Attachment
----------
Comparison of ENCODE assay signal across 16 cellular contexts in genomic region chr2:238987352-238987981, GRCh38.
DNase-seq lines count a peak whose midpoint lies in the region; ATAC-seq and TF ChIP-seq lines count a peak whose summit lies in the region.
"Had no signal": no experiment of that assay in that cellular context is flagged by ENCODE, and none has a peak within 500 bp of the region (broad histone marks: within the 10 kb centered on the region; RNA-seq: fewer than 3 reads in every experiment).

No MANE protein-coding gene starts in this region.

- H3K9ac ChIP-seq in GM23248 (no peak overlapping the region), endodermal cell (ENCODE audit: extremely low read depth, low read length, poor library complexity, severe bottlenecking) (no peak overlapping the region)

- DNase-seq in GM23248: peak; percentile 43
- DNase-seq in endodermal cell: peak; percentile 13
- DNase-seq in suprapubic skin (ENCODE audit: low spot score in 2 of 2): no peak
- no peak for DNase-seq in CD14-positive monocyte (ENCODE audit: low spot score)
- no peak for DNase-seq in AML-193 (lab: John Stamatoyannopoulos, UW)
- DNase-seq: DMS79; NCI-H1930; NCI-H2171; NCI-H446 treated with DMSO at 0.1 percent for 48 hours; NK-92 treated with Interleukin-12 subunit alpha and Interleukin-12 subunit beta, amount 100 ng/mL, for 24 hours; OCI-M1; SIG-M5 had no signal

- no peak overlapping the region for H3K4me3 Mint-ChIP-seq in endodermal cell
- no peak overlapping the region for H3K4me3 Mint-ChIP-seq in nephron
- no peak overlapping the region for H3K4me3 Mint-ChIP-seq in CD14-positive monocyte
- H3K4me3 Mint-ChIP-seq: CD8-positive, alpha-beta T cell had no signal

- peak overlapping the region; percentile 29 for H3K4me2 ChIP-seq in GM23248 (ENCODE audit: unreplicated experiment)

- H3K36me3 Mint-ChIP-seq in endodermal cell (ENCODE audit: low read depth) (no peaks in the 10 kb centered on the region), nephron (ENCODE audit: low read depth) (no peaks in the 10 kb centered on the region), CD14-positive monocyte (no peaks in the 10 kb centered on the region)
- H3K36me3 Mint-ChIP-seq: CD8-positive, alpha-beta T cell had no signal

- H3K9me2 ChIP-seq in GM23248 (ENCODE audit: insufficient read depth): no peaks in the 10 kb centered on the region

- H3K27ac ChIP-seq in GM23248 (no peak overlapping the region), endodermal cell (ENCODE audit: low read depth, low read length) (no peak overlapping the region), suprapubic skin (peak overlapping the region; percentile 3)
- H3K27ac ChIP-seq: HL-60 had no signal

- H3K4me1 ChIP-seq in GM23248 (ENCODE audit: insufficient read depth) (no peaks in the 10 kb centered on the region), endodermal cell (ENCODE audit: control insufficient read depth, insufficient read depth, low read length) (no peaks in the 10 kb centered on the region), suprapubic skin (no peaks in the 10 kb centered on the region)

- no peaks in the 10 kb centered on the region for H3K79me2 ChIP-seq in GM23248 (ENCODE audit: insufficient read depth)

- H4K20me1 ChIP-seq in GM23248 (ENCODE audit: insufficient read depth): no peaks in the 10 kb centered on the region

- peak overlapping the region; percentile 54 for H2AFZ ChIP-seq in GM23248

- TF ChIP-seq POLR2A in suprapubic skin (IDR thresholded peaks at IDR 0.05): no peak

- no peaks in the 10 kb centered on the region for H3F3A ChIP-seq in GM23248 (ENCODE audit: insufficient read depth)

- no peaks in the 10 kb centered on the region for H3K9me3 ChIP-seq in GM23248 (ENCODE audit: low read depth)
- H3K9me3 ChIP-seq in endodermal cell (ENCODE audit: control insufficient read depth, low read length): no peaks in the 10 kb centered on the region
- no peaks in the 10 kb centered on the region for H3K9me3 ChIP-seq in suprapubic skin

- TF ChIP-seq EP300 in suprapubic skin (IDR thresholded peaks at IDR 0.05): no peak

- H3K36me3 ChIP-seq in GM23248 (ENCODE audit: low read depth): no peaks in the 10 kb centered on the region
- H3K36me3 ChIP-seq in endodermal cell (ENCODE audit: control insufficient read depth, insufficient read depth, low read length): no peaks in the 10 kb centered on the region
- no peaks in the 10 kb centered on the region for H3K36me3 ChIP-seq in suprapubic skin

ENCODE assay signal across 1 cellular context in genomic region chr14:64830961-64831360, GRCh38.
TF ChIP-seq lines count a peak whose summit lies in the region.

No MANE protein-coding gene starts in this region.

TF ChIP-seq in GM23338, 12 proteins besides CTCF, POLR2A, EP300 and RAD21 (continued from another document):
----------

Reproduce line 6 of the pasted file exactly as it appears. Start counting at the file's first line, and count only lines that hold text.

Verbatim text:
- DNase-seq in GM23248: peak; percentile 43